Classroom Connections | Papahānaumokuākea
Papahānaumokuākea Marine National Monument (PMNM, or the Monument) is home to more than 7,000 species, including the oldest animals on Earth – black corals that have lived for more than 4,000 years. The Monument, encompassing the 10 islands and atolls of the Northwestern Hawaiian Islands, is a sanctuary for endangered species, including blue whales, short-tailed albatrosses, sea turtles, and Hawaiian monk seals, and contains some of the world’s healthiest coral reefs. In all, a quarter of the creatures living in PMNM are found nowhere else on Earth, and many more have yet to be identified.
Native Hawaiians consider Papahānaumokuākea to be a sacred place from which all life springs and to which spirits return after death. There are many wahi pana (places of cultural significance or practice) scattered across the main atolls and islands, which are still accessed by cultural practitioners today. The name, Papahānaumokuākea (pronounced Pa-pa-hah-now-mo-koo-ah-keh-ah) comes from an ancient Hawaiian tradition concerning the genealogy and formation of the Hawaiian Islands, and a deep honoring of the dualisms of life (for more information, see http://www.papahanaumokuakea.gov/about/name.html).
Last summer, Mālama Honua Voyage crewmembers sailed Hikianalia to Nihoa, on a joint expedition that brought together traditional navigators, cultural practitioners, and scientific researchers to exchange ideas on how to better manage our oceans. In 2003, PVS sailed Hōkūleʻa along an ancient route to Nihoa to examine the cultural and biological wonders of such a unique and rarely seen ecosystem. In 2004, Hōkūleʻa then sailed to Kure, an atoll at the western end of the Northwestern Hawaiian Islands.
In concert with Hōkūleʻa’s 2003-2004 voyage to the Northwest Hawaiian Islands, PVS worked with a long list of government, educational, scientific and cultural partners to develop an educational mission, along with a classroom curriculum called Navigating Change. This is a standards-based curriculum with lessons that integrates science, social studies and language arts standards with guidelines developed by the Native Hawaiian Education Council, in partnership with the Ka Haka ʻUla O Keʻelikolani, College of Hawaiian Language, UH-Hilo. The goal of Navigating Change is to motivate, encourage and challenge individuals to change their attitudes and behaviors, and to take action to improve the environmental conditions in their own backyards. The curriculum has five units that are designed to help students explore their relationships to the environment, and find ways to “navigate change” in their own lives and communities. Although it is intended to be used with students in grade 4 and 5 classrooms, the units can be adapted to other grade levels.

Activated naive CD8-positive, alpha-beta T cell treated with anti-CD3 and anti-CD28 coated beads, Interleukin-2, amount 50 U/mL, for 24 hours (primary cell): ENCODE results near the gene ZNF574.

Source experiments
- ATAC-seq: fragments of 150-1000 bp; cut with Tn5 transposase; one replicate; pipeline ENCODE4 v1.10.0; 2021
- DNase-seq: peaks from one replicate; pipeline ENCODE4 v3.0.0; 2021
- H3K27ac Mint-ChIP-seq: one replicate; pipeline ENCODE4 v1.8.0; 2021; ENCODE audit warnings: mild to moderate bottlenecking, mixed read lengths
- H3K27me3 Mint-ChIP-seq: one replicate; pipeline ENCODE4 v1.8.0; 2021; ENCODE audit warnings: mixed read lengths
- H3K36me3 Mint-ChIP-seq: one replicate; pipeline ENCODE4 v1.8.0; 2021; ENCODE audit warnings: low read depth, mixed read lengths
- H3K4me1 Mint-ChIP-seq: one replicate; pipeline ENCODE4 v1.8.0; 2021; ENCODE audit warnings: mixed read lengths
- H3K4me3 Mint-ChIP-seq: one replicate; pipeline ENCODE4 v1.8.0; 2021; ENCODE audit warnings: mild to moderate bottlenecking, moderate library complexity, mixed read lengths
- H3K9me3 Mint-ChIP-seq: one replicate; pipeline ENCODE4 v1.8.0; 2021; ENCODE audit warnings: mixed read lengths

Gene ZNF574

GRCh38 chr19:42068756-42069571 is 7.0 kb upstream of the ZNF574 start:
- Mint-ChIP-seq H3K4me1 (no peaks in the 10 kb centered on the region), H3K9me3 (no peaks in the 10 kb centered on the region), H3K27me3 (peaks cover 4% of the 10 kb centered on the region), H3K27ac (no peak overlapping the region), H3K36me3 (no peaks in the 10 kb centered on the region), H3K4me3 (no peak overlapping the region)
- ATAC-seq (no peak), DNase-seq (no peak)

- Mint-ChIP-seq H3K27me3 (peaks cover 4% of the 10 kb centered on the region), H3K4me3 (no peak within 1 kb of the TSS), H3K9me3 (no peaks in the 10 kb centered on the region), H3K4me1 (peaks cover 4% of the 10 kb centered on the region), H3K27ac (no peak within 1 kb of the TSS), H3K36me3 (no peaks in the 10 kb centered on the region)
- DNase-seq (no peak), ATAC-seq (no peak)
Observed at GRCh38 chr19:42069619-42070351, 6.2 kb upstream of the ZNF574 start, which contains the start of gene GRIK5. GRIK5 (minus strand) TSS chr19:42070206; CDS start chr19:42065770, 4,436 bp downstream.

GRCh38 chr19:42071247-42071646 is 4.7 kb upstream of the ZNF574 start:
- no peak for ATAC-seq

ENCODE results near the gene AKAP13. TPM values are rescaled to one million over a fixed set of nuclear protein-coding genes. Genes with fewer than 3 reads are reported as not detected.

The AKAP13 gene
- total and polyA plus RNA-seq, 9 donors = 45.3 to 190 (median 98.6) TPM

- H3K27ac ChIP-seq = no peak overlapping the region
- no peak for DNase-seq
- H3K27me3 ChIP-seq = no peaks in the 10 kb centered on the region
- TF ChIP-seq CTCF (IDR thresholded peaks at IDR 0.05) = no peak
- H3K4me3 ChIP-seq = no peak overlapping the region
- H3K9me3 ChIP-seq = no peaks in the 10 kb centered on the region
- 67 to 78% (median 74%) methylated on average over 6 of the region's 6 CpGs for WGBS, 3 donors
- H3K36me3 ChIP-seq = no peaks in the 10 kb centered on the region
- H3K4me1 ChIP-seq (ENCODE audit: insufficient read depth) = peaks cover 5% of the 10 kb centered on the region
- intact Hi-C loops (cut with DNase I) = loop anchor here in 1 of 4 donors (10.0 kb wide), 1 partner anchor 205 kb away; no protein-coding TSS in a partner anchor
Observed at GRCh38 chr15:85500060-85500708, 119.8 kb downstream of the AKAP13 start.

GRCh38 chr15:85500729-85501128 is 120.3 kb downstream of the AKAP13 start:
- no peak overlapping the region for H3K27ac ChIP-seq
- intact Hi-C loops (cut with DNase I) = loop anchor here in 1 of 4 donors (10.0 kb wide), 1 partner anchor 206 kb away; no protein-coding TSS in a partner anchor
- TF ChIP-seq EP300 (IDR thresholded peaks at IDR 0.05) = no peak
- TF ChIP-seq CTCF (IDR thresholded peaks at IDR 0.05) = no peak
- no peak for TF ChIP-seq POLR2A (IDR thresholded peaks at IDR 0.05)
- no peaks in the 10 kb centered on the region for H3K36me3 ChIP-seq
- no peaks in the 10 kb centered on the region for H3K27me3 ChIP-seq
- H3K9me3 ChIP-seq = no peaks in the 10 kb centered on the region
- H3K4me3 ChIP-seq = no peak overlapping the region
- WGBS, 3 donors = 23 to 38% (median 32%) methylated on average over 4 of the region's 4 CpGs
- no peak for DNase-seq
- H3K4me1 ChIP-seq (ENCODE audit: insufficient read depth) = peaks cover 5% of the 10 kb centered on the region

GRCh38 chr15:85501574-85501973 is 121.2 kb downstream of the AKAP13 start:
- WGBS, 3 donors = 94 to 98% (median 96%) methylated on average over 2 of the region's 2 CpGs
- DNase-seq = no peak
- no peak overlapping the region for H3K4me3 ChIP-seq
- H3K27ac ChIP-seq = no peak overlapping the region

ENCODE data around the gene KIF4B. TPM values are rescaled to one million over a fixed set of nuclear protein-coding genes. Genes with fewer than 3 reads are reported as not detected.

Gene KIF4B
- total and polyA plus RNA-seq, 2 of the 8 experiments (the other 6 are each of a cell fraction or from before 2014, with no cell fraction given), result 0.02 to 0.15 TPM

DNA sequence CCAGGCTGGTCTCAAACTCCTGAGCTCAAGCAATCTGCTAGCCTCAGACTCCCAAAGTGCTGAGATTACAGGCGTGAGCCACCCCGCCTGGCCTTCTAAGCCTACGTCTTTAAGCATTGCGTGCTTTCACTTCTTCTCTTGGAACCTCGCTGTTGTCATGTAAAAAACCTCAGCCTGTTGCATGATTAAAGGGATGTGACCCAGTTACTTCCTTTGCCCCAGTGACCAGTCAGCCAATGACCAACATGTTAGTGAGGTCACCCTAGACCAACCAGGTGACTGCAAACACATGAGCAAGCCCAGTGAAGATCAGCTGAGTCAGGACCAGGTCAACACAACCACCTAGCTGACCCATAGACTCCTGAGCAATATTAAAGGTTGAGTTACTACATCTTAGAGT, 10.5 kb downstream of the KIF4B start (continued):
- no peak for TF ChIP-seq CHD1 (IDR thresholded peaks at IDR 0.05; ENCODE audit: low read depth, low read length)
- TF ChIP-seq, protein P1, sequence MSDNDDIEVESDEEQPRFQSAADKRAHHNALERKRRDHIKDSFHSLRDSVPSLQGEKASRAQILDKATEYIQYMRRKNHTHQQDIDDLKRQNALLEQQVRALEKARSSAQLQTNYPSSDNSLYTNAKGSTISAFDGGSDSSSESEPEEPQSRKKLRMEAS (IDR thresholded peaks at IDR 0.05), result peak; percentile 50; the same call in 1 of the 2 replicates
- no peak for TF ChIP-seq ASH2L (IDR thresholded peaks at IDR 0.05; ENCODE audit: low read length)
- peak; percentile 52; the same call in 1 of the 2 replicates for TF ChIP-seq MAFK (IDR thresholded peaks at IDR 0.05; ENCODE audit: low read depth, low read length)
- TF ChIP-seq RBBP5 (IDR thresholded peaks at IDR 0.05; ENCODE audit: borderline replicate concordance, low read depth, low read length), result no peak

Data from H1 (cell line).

Midway Atoll, one of many in the PNMM, is home to a National Wildlife Refuge and the world’s largest albatross colony. Mōlī, or Laysan albatross were present on every island in the Hawaiian archipelago, numbering in the millions for thousands of years. Unfortunately, recent changes to their habitat and the invasion of invasive species like pigs, cats, and dogs made these ground nesting birds vulnerable to prey by predators and humans alike. The albatross numbers have drastically declined.
Students can explore the pressures humanity puts on the environment and the other organisms living in it through activities like the Albatross Bolus Dissection Unit. Albatrosses feed their growing offspring by regurgitating the squid, flying fish eggs and fish larva it collects from the ocean into their chick’s mouth. The “thrown up” mass that contains the partially digested baby food is called a bolus. In Hawaiʻi, teachers can request bolus from the National Wildlife Refuge Bolus Program. Twice a month, a plane travels to the Refuge to resupply the remote field station, transporting personnel, scientists, volunteers, and boluses. National Geographic has a virtual albatross bolus dissection available for those teachers that don’t have access to actual boluses.
Last month, President Obama used his executive authority under the American Antiquities Act of 1906 to increase the Monument to 582,578 square miles, more than quadrupling the monuments original size. PMNM now covers an area larger than all the national parks combined.
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